The CineManiac’s 31 Days of Horror – Day 17: Piranha

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“Piranha is a fun cult classic with lots of blood and a great script.”

Piranha

Director: Joe Dante

Writer: John Sayles

Starring: Bradford Dillman, Heather Menzies, Dick Miller

1978

United States | R | 92 mins

Deep down in the big blue abyss so many creatures, known and unknown, lurk. Sharks, barracudas, jelly fish, and other beautiful but deadly fish swim the waters and put caution to taking a dip. Jaws practically had everyone staying on the beach, not yet prepared to go back into the waters. Fear of seeing a big fin in the distance looming closer and not knowing what exactly is underneath chilled movie fans to the bone. And Roger Corman, being the low-budget maverick he is, decided to make sure it wasn’t safe to go back into the water anywhere, and this time it’s not giant lurking terror but a whole school of pint-sized aquatic carnivores in Piranha!

Maggie McKeown (Heather Menzies) is on the job looking for a missing couple. With the help of a local man Paul (Bradford Dillman), Maggie finds evidence that the couple was last present at a restricted military fishery in Lost River, Texas. And unbeknownst to them, after emptying a pool at the military compound, Maggie and Paul have released a genetically engineered school of piranha capable of surviving in cold salt water systems into the rivers running through the Lost River region. Now they must struggle to warn the population before the local people, a kids summer camp, and a lake resort village are turned blood red by the carnivorous piranha headed downstream.

New World Pictures director Joe Dante tackles Piranha with both menace and humour, allowing us to relax and breath in between flowing blood red water. The story is fast moving and intelligent with great characters and a lot of piranha action. Bradford Dillman is great as the rough and tough single father and Heather Menzies is complimentary to him as the strong-headed heroine. Corman regulars Dick Miller and Paul Bartel have small, but hilarious, roles and international starlet Barbara Steele also has a cameo. For a low-budget picture the creature effects are surprisingly creative and effective. Phil Tippet and the rest of the effects crews ferocious fish are quite frightening and will truly make you think twice about getting into the water! Piranha also features some early make-up effects work from Rob Bottin, who eventually went on to legendary special effects status with John Capenter’s The Thing.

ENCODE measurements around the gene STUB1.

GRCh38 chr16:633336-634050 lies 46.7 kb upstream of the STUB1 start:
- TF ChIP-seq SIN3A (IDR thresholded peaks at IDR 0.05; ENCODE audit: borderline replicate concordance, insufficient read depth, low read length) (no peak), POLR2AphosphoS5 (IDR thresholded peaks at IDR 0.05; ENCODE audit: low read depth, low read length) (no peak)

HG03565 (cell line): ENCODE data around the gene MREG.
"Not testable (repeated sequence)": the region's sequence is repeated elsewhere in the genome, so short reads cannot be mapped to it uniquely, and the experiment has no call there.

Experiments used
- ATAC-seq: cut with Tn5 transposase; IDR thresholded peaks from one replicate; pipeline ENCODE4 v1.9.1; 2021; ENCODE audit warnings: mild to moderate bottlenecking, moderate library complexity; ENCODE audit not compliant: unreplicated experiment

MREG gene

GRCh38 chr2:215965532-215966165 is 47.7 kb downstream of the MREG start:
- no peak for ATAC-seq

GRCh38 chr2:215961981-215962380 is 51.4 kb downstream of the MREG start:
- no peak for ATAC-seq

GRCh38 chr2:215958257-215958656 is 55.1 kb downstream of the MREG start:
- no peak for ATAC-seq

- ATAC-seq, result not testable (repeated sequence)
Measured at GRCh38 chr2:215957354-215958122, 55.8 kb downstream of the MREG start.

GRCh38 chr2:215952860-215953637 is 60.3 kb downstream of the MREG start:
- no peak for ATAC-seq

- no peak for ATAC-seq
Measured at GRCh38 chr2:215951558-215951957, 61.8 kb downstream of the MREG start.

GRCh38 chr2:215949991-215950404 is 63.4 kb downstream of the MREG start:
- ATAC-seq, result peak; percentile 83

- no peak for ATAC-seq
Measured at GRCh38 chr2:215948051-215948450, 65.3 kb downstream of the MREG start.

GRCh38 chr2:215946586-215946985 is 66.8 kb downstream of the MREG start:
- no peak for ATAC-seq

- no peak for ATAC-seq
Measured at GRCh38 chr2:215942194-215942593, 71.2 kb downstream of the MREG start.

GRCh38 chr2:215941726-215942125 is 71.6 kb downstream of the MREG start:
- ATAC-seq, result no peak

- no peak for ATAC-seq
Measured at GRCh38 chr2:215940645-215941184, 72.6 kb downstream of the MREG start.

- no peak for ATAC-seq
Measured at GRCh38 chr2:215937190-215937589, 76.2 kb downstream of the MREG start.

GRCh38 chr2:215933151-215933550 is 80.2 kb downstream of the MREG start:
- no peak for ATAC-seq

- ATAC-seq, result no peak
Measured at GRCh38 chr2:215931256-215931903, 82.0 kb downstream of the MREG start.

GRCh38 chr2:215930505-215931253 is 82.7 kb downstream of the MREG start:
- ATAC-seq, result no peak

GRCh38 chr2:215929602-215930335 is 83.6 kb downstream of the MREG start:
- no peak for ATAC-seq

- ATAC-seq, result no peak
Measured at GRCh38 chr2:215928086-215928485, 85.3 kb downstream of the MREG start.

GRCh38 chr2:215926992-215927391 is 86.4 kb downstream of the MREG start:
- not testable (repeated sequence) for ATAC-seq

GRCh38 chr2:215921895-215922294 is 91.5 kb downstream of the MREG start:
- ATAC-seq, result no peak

Piranha is a fun cult classic with lots of blood and a great script, usually something that doesn’t always go hand in hand, especially in low-budget cinema. Featuring a great score by Pino Donaggio that’s a classic example of a great, subtle orchestral score that stands up with the big boys like Jerry Goldsmith is an unexpected highlight. Piranha will leave you gasping, chuckling, and cheering, and if you didn’t already have a fear of open water from Jaws or if you think you’ve gotten over your open-water phobia, you’ll likely be heavily examining any murky waters from here on in. Because big or small, there are many hungry fish right below your treading feet!

copyright 2010 Tyler Baptist

originally printed at http://reeltoreelradio.blogspot.com

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